I prepare to peck off this final para
graph. For two years it has been my
privilege to bring you in each issue
this column which is commonly known
(Continued on page 3)
Chapter 5
SARA CORPENING
As they neared the city limits
Sammy and Scrammy went over an
unforseen bump and several of their
most necessary screws fell out.
“Oh, oh,” cried Sammy.
“Oh, oh,” cried Scrammy. “We are
losing our screws! What will become
of us?”
Perhaps we can hold every
thing until we get to San Fran
cisco” encouraged Sammy. “Sit
tight!”
They passed over the other bumps
without undue damage and finally
arrived in San Francisco. They saw
the banners announcing the return of
prosperity and the arrival of beer.
Upon reading it Scrammy jumped
up and down, for joy and four bolts
and six screw’s proceeded to fall out.
“Oh Scrammy, you are falling a-
part,” cried Sammy.
I guess I’m losing my
hold on things,” Scrammy re
plied mournfully.
“Well, come in here, and have a
glass of beer and you will feel bet
ter,” suggested Sammy.
So they stopped at the first beer
garden they came to, which was in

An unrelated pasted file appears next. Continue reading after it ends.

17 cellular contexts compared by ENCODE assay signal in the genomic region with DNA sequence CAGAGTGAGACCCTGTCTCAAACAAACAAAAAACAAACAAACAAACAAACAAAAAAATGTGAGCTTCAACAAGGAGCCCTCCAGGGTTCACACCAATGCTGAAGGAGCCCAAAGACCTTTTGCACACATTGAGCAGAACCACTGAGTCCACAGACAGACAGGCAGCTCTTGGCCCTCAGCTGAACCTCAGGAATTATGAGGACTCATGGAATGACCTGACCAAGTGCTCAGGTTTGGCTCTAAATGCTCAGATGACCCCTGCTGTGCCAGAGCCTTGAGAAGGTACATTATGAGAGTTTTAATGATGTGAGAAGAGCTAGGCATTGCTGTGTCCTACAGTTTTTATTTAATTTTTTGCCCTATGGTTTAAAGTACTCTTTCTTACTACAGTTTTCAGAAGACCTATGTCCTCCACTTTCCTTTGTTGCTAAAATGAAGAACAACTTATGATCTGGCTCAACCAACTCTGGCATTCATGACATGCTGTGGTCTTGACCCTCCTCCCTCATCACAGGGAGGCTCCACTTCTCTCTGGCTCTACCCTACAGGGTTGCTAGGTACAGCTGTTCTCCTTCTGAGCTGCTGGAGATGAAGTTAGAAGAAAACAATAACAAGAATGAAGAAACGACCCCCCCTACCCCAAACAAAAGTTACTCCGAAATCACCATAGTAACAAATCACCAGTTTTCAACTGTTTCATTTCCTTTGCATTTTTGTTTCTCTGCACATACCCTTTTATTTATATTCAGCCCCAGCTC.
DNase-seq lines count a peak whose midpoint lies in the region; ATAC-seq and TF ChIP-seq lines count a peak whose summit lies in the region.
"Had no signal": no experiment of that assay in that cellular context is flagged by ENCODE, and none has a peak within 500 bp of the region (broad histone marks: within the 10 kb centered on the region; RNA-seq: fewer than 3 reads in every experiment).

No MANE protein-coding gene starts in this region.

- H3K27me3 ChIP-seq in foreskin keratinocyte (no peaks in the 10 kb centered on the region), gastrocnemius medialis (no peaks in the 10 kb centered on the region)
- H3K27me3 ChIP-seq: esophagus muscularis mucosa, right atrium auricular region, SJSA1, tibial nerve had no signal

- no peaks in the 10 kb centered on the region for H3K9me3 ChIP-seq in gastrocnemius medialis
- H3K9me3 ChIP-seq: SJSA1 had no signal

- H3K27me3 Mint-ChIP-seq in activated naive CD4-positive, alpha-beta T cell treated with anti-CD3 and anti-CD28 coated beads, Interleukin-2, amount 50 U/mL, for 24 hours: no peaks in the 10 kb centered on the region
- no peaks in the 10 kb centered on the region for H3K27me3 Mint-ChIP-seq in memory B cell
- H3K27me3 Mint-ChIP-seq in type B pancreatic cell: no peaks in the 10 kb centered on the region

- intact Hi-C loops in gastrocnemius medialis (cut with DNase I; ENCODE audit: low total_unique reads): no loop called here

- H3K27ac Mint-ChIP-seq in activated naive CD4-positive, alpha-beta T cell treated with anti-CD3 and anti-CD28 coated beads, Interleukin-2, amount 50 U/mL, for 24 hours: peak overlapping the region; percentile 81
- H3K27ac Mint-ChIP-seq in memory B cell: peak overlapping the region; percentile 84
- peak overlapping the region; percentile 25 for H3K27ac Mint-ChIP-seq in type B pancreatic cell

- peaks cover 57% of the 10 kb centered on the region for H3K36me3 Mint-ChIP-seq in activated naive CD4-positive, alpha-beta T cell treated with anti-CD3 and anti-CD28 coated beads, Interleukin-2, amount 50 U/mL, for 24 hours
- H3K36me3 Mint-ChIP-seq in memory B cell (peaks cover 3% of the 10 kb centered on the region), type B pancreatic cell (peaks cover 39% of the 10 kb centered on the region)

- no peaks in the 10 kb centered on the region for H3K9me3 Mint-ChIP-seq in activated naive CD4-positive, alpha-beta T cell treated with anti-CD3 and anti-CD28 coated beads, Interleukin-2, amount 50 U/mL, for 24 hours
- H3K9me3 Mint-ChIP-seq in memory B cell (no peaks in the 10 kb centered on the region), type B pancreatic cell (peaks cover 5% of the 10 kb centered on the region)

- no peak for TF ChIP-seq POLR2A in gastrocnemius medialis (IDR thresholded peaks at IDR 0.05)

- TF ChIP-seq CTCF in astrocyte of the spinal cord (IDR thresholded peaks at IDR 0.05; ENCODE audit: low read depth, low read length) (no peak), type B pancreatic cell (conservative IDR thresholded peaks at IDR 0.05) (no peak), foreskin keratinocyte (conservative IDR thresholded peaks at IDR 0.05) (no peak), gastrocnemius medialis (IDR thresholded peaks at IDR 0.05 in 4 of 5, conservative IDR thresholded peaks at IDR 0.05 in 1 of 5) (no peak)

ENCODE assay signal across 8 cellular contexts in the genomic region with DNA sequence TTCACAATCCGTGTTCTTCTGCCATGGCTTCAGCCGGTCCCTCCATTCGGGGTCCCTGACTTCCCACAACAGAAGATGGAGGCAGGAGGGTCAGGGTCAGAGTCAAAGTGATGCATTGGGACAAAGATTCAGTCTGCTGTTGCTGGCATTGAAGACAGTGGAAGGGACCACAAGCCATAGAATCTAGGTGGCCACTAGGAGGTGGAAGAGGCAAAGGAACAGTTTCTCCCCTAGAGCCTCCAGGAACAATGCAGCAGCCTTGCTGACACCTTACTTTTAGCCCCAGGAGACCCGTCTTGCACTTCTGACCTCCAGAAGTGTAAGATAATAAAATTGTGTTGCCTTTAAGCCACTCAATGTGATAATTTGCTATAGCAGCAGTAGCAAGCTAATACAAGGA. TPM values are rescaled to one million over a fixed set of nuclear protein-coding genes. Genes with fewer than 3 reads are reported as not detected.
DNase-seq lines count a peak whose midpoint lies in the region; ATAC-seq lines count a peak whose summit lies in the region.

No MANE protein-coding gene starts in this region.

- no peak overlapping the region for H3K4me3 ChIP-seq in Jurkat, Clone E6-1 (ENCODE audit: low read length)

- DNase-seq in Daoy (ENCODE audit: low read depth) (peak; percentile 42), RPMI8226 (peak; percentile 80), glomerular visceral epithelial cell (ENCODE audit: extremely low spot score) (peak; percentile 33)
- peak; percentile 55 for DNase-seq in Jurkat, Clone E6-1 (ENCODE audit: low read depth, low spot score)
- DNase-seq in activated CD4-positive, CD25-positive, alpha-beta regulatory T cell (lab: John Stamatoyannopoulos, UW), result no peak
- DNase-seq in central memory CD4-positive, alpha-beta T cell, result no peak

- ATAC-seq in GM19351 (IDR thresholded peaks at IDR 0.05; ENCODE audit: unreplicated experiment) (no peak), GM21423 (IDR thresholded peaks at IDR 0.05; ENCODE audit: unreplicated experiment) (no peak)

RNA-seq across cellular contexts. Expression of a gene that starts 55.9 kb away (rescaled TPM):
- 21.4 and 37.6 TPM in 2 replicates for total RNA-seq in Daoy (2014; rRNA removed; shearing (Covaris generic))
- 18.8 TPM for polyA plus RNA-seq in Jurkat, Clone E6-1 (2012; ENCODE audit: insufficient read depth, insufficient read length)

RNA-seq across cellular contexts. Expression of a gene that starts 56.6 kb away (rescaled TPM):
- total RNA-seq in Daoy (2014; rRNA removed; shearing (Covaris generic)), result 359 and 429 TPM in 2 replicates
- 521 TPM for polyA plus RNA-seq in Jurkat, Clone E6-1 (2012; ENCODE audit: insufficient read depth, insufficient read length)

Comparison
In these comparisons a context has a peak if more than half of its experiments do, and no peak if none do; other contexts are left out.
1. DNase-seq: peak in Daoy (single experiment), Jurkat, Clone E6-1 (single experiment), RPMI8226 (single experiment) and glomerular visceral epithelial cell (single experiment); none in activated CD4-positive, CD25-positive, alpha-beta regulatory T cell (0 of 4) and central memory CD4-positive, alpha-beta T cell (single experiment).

the rear of a filling station and pro
ceeded to thread their w’ay to a table.
After gallantly downing sever
al glasses of beer, Scrammy sud
denly sprang to his feet. He rote
to tuddenly that teveral more
tcrewt and boltt fell out. Hit
mechanical brain had conceived
an idea!
“Niagara Falls!” he cried. Niagara
Falls! Why didn’t we think of that
before! Of course they’re gone to
Niagara Falls!”
Gc
no
[Jurl
he
urio
By C.
Life is what I mil
For I command ’
It’s my own, I oil
So let the fierd
n V
* * 4> *
Chapter 6 (conclusion)
HAZEL HERNDON
But no sooner than the steel w’ords
had fallen from Scrammy’s screwed
mouth, Sammy gave a jump and bolt
ed tow’ard a back table where side
If I make use of
To aid my fell^'^
I have no fears al
The winds, my
I have no fear of i
I’ve let by-gonei!
For I must face et
Without a tear?
by side a-sipping
Mama Adam and
their iron hands
bolt on top of the
table.
“Oh Papa and
found our Papa
ed Sammy and
squeaky voice.
Mr. and Mrs
Crusoe unw’ound
drew them from
clasped the two
Robots to their h
and placed most
upon their fast u
“Why my de.
culated Papa Ai
‘Wherever did
“Boo-hoohoo,”
little Messers Sa
fell plop-ploping ii
beer that w’as cro
at the edge of t]
“Boo-hoo-hoo,”
ma. “Our lovely
cannot go on. The
to go back home.”
By and by all
little beer garden
“washer” tears of
place began to qui
der. Then a bi
sw’ept it clean of
four Robots cla
lizzie, screwed
ways, and rattled
screw’s, nuts and kn
against the other aa
familiar tune of
Home.”
i
ti
tie
it
Ol